This screencast is all about polar coordinates. They are merely another way of locating points in a plane. Rectangular coordinates are limited to moving horizontally and vertically from the origin until you reach your point’s location. With polar coordinates, you stand at the pole (the origin), rotate through an angle until you are facing in the right direction, and walk out the specified number of units (the radius).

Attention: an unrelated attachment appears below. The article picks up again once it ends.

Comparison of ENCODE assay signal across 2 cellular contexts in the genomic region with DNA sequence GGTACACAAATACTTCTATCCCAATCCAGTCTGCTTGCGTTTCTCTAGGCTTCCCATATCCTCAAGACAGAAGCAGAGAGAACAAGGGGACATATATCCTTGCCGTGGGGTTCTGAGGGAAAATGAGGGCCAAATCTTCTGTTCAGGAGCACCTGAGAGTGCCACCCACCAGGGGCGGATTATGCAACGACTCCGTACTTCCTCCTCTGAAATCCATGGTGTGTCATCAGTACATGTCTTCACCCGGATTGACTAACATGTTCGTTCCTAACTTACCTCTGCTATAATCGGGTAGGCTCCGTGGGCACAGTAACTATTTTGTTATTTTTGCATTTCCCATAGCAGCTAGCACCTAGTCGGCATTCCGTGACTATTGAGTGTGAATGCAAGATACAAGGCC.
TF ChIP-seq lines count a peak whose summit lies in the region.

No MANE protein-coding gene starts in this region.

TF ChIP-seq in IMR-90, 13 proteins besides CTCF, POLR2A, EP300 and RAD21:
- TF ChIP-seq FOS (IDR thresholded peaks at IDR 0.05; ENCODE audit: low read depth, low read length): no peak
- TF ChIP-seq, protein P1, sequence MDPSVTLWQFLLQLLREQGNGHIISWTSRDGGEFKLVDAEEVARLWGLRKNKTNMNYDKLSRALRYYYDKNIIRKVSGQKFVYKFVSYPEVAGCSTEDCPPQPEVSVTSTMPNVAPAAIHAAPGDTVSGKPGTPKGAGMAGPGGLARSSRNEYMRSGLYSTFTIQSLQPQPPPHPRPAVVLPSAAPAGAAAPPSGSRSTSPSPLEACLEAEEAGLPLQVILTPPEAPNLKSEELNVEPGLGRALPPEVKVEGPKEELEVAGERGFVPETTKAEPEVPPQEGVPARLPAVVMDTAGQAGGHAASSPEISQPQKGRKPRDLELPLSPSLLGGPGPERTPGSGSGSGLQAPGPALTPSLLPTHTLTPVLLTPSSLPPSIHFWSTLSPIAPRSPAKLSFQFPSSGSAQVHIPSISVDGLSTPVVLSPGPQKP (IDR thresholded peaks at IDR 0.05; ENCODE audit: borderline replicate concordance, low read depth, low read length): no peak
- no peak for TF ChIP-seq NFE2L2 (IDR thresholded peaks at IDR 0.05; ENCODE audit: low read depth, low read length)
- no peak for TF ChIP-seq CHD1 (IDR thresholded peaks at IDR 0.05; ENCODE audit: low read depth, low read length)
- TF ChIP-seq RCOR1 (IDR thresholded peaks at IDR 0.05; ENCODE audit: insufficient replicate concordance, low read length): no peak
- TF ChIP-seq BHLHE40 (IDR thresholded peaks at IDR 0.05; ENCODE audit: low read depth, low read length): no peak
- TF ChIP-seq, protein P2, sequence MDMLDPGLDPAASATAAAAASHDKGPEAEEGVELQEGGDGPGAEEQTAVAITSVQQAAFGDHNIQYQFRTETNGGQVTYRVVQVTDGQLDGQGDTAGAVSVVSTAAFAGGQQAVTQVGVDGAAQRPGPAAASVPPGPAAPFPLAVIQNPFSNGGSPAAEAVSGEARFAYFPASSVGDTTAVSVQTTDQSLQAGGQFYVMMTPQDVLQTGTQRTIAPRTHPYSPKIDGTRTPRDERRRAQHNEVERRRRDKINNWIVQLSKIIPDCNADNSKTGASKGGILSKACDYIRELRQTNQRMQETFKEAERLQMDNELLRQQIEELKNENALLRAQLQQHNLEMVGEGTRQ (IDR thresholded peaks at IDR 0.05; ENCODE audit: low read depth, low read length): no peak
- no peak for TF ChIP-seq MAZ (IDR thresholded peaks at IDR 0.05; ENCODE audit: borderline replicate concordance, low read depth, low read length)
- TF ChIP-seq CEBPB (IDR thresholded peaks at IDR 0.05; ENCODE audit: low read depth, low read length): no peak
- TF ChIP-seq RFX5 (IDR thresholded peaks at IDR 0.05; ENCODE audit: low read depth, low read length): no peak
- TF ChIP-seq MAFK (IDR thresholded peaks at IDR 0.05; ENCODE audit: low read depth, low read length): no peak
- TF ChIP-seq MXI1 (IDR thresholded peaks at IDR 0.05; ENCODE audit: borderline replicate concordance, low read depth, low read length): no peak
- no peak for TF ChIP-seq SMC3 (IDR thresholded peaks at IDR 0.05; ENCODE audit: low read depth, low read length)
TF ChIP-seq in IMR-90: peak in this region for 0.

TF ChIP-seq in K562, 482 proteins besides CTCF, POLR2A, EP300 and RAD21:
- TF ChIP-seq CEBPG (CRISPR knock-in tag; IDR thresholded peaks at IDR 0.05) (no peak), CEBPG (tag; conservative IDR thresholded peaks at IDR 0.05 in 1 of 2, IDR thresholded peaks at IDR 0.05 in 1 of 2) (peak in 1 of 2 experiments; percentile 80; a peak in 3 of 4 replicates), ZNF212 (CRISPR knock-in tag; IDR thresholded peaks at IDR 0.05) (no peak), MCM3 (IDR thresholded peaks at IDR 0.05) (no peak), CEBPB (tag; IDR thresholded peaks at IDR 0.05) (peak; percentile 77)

Why do we need another way of plotting points? Well, rectangular coordinates are very handy, but sometimes a relation’s or function’s equation is far simpler when written in polar form. Take circles: in rectangular form, a circle centered at the origin with a radius of 3 has the equation x^2 + y^2 = 9. The same circle in polar form is r = 3!